Welcome back to the tartan blog! It feels like it has been ages since I last put up any new clan info but the drought is over and I’m about to rain down some refreshing knowledge drops upon the sun-baked soil of our website to help you quench your thirst for Scottish history.
Clan ClarkThe Clan that we will be looking into this time around is Clan Clark. Well, I say Clan, but when I retrieved ScotlandShop’s weighty and, to be honest, horrifically dusty guide to the Scottish Clans, I was dismayed to discover that Clark is not a clan. Actually the Clarks form septs of the MacPhersons as well as the Camerons so they aren’t necessarily a clan in and of themselves. But please, don’t be deterred, there are plenty of interesting things about the Clarks that we can chew over for a while. I have, in writing these blogs, become much more interested in the etymology of names, I’m sure you aren’t as interested in it as I am, having – as you do – much better things to concern yourself with. However, I beg you indulge me for just one moment and when we get through it, you will get a special treat at the end. Clark (alternatively spelled Clarke) is derived from the Latin word clericus which, a quick google translate tells me, can mean cleric, clergyman, scholar, priest, student, scribe or disappointingly clerk. It would seem then that this was a surname that was given by merit of profession however, in time, the name was used for anyone that was literate. Wow, that was a lot quicker than I had thought it would be, but I promised you a treat and here it is; there is some thought knocking about that Clark is the oldest name in Europe, now that is pretty cool - is it not? There have been many notable Clarks throughout history such as Helen Clark (New Zealand’s 37th Prime Minister) however, the Clark I want to focus on is Jim Clark.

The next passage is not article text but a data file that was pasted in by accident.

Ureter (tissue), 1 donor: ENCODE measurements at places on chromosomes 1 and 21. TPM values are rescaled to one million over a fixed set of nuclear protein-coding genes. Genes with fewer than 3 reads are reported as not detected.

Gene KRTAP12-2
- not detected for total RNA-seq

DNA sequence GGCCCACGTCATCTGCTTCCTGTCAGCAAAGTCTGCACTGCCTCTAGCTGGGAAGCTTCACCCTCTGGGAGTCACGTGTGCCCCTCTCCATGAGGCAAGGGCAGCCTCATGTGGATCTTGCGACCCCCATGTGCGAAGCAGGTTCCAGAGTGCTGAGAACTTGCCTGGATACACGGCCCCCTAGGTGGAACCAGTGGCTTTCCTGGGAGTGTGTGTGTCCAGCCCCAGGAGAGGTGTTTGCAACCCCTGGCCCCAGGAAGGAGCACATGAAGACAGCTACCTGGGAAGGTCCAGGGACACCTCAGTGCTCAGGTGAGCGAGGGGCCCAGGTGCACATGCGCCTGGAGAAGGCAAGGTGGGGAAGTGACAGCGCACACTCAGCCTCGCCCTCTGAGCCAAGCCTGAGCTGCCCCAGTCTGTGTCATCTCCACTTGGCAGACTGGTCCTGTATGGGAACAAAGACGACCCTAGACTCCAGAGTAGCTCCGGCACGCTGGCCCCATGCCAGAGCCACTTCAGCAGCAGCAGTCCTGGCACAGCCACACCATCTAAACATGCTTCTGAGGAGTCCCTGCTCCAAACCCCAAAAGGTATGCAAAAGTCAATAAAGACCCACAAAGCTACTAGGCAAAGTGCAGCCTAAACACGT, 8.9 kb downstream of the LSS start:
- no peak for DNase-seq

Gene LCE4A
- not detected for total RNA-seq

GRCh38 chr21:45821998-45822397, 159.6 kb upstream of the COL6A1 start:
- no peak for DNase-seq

Jim ClarkI recently got in touch with Andrew Tulloch, the assistant curator at the Jim Clark Memorial Room in Duns – just down the road from the ScotlandShop offices, here is what he had to say about Jim Clark.
What has Jim Clark's legacy done to help the Scottish Borders?For the Borders he has been an icon of success. He demonstrated that it was possible for someone from here to start out in a sport at a local level and to rise to a position where they are regarded as the World’s best. For central Berwickshire the Jim Clark Room is a focal point for tourists to visit when they are in the area. Many of our visitors just come because of Jim Clark and this is a region they might not have visited otherwise.
What marks out Jim Clark as one of the greats of Motorsport?I think that there are two things. One is his smooth driving style which enabled him to be successful in all sorts of vehicles and to the get the best out of cars which were not highly regarded by other drivers. The other aspect is his character. He was highly competitive while in the car but he was intrinsically modest and quiet. On a casual glance he did not seem like a racing driver which probably made his talents stand out so much more.
What is the most interesting piece of memorabilia in the Jim Clark Memorial Room?I would say the Levi Strauss Trophy which was part of the prizes for winning the Indianapolis 500 in 1965. Jim Clark was the first British driver to win the race and the first European for over 50 years. It links into the above question as it showed that he was one of the greats. He still is the only driver to win the World Championship and the Indy 500 in the same season. Also his modesty and charm won Americans around. When he first raced in the USA Jim Clark and Lotus were seen as a threat but by 1965 they were very popular. I’d like to give a big thank you to Andrew for taking the time to talk to me and I can only urge that any TartanBlog readers who are passing by Duns pop in and take a look at the Jim Clark Memorial Room, afterwards you could always stop by our offices and say hi, if you wanted.
If hearing about Jim Clark has brought out some family pride, why not take a look at our range of products available in Clark tartan here or perhaps you have been inspired to re-upholster your car in homage to the great man. Lastly, if you have any Clan Clark stories you want to share, don’t hesitate to get in touch.